When Joseph awoke, he did as the angel of the Lord
had commanded him and took his wife into his home.
Today we celebrate one of the few feasts during Lent: the Solemnity of St. Joseph, the husband of Mary. We know very little about Joseph except that he was a righteous Jewish man, a relative of King David, a carpenter by trade and betrothed to Mary. He is not mentioned in the Gospels after the family trip to Jerusalem, when Mary and he frantically have to retrace their steps to find Jesus, who had stayed in the temple. It has been assumed that Joseph died long before Jesus began his public ministry.
We can gather from the little we know about Joseph, though, that he was a good person trying to follow God's will for him, whether he understood it or not. He was a simple man who listened carefully for God's directions, even though they came in his dreams, and may disrupt his life and plans. If this would happen to some of us, we may be reluctant to sleep for fear of getting another disruptive message.
Like any father, though, we can imagine that Joseph protected and taught the young Jesus, not only the skills of shaping wood but also how to live in a way shaped by God. Joseph, and Mary probably, had the same doubts as other parents about how to guide the development of Jesus, as a person living in faith. They may, like most parents, also have done the best they could with what they had and then trusted in God and their son to fill in the places in his training they might have missed. If we consider Jesus, we would say they did a very good job.
The life of Joseph can teach us that God has always used "simple, ordinary" people, much like ourselves, even, to bring salvation to the world. God invites people like us into His plan, and if they — and we — respond, He uses them to do extraordinary things. "Simple, ordinary" people, like Joseph and us, have always been the way God works His plan for humanity. We are all invited by God to play our part in God's plan.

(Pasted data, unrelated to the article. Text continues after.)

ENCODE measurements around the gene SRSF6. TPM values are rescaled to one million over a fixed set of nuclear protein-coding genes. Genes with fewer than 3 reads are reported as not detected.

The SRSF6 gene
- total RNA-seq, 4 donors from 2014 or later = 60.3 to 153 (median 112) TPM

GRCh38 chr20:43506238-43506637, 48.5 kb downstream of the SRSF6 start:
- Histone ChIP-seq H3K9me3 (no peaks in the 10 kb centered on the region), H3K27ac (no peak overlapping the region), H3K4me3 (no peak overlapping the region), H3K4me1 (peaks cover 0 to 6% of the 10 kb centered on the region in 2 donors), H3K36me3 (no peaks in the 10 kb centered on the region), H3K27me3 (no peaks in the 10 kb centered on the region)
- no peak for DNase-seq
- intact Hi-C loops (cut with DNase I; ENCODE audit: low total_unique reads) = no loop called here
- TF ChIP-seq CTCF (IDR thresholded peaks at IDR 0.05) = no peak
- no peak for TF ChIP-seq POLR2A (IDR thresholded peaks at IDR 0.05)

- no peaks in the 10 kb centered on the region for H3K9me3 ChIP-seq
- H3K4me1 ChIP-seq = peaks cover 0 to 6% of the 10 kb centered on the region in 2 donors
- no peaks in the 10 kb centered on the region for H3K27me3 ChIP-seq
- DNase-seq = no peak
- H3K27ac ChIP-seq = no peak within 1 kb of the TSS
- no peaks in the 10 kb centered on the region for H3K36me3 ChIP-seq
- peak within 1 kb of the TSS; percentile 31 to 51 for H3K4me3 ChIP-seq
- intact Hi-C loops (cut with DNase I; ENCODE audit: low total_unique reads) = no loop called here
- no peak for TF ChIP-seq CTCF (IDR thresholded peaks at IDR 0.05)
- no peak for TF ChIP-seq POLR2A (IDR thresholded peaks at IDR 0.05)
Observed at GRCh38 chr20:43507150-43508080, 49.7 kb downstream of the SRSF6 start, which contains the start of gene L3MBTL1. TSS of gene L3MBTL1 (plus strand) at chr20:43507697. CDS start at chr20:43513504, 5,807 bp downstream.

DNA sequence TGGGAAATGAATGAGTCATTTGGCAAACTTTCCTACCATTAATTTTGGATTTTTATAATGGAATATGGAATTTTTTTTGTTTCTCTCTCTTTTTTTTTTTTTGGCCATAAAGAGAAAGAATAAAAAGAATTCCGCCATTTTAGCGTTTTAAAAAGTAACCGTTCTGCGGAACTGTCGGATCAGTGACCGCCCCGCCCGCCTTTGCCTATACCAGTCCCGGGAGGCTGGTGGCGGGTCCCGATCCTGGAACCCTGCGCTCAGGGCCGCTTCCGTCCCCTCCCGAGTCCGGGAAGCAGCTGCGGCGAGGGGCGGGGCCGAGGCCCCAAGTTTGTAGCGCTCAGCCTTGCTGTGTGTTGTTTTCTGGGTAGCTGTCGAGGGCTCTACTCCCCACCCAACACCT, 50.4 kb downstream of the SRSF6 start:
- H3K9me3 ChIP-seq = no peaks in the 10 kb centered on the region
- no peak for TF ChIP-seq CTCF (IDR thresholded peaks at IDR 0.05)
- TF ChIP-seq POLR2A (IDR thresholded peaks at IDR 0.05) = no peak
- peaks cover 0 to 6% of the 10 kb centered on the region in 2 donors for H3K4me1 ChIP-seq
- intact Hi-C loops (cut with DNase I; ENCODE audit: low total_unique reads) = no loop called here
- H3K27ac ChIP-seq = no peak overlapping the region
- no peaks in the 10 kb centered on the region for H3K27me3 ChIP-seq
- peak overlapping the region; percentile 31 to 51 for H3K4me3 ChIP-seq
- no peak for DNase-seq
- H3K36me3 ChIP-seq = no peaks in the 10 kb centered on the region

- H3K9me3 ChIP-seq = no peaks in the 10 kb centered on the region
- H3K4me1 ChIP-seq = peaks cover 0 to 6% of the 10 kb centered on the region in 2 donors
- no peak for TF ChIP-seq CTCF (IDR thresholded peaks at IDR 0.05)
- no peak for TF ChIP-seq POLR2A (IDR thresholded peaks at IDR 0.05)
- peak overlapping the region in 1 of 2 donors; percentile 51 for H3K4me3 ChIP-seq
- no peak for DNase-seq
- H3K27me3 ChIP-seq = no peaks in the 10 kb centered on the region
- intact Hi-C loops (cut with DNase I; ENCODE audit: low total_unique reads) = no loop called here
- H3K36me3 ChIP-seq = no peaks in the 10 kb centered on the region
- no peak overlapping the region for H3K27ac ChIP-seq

St. Ignatius of Loyola learned that this was God's plan for all people. Ignatius' Spiritual Exercises are fundamentally about helping us find the freedom to respond to God's invitation to each of us, and to trust that God will always guide us, if only we listen. He kept reminding the early Jesuits, and us, that God does not micromanage His work, but gives us directions and the talent to do what needs to be done. We must trust in God and remember that we are only asked to do what we can, and that we only have a small role in His bigger plan.
Today, let us pray that like St. Joseph, we listen for the ways God is inviting each of us to be part of His plan. Let us pray that we have enough freedom to respond to this call, knowing that God has given us what we need to fulfill the role He has for us. In this we become trusted member of God's Kingdom ...
God's plan, even though — or maybe even because — we are simple, ordinary people.
Annuntio vobis gaudium magnum:
Let us pray in gratitude to God for guiding the selection of Pope Francis, a simple ordinary man known for his humility and service to the poor. May God bless him with the wisdom to help each of us live our lives to follow God's plan, to build God's Kingdom, in this place ... in this time.
Have a Blessed Lent
D. Highberger, S.J.
P. Stark, S.J.